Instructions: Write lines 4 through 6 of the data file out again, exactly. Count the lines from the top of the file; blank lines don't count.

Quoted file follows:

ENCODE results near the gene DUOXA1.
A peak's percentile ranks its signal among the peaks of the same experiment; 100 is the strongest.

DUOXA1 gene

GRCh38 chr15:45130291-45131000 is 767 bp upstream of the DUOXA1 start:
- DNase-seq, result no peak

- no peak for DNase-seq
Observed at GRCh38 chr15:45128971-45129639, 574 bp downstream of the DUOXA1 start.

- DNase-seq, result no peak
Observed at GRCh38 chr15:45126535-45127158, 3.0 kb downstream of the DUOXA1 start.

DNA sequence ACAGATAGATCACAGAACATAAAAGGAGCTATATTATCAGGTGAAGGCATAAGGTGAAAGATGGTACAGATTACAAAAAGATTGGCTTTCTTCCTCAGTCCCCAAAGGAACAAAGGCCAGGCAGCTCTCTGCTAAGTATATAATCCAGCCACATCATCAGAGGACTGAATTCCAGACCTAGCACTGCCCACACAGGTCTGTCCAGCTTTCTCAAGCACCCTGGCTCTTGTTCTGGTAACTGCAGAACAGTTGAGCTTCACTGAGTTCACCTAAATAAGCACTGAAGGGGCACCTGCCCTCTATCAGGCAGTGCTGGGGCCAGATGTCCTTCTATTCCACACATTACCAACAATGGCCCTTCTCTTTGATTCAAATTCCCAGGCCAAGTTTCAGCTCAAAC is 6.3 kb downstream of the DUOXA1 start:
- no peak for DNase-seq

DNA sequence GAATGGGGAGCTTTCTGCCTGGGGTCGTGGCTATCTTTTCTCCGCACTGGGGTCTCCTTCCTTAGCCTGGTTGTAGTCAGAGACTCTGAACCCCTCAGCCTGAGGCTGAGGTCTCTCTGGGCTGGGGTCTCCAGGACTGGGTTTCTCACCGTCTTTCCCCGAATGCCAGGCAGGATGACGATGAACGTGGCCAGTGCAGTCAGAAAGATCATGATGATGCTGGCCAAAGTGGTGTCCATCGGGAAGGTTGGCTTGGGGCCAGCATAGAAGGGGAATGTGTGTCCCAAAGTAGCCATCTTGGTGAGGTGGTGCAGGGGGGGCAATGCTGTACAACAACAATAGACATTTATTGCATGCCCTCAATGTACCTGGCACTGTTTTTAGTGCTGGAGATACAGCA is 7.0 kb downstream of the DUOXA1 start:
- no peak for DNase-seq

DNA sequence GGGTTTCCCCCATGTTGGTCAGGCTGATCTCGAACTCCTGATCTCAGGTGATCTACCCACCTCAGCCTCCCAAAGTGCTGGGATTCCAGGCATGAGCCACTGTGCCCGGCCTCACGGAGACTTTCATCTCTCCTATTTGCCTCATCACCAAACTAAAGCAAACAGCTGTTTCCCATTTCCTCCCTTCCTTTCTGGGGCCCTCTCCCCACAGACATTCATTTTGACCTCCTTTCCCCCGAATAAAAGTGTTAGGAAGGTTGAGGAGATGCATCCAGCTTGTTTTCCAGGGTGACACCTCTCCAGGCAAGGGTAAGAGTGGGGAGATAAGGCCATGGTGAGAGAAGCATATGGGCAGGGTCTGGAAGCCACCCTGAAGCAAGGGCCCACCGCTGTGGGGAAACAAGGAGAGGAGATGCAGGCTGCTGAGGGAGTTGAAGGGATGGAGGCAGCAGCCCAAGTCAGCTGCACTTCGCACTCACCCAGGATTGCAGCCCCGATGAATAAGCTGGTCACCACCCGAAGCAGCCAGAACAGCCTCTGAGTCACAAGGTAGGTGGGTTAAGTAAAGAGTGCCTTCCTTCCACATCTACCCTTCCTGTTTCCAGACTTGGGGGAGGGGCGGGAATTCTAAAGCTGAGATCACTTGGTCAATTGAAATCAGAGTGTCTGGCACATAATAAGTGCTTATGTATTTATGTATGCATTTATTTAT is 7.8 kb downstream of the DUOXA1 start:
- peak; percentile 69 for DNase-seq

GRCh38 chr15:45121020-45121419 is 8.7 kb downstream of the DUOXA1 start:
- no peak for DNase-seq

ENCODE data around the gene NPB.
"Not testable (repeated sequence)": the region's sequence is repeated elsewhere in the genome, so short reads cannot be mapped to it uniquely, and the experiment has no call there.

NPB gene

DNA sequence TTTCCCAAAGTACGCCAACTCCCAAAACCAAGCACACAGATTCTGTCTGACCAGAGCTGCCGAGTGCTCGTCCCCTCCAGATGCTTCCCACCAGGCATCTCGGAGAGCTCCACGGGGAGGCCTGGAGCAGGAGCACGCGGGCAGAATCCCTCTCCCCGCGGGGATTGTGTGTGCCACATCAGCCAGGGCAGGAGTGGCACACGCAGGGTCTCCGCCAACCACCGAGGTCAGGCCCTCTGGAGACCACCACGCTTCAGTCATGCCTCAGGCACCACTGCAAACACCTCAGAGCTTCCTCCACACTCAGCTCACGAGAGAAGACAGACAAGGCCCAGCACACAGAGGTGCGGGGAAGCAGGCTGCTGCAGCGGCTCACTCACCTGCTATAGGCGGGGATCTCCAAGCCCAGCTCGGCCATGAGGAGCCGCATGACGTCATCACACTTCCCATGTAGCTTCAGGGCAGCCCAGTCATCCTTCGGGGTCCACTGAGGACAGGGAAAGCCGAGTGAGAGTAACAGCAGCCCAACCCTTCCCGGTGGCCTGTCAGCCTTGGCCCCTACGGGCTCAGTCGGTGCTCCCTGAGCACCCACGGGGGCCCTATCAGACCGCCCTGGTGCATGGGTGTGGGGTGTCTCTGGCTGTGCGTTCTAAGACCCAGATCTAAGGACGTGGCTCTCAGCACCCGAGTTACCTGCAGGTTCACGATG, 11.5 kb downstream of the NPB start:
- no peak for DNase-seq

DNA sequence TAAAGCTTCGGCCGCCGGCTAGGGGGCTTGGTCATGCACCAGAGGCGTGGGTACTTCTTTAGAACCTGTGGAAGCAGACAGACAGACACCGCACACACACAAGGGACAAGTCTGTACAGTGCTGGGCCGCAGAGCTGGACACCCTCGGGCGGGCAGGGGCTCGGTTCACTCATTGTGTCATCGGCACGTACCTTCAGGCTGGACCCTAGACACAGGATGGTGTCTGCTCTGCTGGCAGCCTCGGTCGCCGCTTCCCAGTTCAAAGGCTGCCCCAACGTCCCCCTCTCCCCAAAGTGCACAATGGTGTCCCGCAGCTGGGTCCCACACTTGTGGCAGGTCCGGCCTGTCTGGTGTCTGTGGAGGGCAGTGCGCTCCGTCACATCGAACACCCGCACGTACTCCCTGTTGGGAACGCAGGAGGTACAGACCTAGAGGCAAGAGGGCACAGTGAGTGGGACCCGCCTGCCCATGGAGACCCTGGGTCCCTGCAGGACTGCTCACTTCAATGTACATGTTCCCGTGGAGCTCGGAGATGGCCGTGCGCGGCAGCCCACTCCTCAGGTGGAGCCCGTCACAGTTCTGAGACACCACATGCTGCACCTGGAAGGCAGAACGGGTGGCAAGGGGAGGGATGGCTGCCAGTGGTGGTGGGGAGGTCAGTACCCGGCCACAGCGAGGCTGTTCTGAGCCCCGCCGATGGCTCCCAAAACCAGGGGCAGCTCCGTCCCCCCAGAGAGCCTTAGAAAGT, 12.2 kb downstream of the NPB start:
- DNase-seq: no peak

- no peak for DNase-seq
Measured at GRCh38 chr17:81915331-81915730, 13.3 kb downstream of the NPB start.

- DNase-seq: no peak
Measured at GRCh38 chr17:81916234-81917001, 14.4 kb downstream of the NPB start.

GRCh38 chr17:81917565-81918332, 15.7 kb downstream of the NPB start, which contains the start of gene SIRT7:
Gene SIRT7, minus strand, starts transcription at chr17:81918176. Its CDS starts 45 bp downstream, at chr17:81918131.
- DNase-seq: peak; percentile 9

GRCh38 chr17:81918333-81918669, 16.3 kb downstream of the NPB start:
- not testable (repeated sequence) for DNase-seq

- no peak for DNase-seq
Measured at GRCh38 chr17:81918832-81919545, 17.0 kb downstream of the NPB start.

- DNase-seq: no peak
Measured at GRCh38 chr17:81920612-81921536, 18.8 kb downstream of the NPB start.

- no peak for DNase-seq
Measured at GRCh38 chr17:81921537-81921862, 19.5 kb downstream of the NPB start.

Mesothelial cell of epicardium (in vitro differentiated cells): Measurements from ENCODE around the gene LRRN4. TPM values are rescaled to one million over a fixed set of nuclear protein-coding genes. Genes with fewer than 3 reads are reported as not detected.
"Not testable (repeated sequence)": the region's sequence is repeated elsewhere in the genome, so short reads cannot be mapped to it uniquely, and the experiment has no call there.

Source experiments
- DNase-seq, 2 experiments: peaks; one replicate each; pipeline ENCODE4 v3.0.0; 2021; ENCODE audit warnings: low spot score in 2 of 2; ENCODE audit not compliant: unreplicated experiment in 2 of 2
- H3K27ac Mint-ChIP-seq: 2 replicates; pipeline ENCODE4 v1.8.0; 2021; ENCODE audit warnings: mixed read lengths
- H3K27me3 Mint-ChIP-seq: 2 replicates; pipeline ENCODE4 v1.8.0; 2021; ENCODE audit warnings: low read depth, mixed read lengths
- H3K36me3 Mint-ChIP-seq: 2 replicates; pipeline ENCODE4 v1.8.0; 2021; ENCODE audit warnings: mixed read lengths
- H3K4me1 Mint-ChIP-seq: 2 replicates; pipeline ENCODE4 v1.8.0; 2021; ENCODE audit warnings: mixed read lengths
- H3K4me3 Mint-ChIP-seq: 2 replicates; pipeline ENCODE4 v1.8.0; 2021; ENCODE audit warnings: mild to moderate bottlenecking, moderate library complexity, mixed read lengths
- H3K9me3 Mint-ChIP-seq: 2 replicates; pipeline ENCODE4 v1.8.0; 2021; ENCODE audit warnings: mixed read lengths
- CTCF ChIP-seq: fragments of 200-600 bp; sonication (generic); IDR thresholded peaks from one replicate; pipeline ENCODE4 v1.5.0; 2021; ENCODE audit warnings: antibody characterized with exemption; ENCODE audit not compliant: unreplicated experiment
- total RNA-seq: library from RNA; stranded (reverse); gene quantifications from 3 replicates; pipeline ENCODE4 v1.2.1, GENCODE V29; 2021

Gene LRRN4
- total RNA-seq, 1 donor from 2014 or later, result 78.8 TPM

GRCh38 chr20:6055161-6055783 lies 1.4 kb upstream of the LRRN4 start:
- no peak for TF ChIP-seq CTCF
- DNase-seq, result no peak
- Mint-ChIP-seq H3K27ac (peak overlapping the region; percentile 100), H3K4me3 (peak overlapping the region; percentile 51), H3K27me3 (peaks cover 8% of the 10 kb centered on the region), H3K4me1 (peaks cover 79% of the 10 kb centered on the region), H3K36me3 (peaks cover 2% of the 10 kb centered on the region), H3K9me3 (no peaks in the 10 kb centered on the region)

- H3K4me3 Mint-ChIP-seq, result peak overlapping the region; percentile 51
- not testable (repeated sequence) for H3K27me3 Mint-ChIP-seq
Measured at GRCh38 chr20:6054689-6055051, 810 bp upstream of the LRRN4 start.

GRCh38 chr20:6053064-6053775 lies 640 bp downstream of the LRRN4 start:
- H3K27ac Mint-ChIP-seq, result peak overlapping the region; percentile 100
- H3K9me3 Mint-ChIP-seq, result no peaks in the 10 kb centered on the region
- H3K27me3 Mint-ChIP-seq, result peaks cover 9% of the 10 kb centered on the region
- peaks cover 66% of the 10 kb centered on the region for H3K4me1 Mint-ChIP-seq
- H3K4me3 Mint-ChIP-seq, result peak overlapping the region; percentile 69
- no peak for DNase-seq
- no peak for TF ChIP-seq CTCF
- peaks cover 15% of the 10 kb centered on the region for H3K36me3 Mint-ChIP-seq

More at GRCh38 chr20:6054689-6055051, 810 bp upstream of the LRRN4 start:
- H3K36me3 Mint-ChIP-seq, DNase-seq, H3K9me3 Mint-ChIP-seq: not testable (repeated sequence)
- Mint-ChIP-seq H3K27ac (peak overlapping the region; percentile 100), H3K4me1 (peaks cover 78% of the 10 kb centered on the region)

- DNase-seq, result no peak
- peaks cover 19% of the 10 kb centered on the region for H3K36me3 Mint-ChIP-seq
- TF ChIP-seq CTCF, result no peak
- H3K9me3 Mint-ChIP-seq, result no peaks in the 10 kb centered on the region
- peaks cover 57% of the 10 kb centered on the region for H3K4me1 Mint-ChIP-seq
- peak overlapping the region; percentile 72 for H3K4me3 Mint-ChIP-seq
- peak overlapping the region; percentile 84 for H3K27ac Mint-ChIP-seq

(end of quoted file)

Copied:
GRCh38 chr15:45130291-45131000 is 767 bp upstream of the DUOXA1 start:
- DNase-seq, result no peak

- no peak for DNase-seq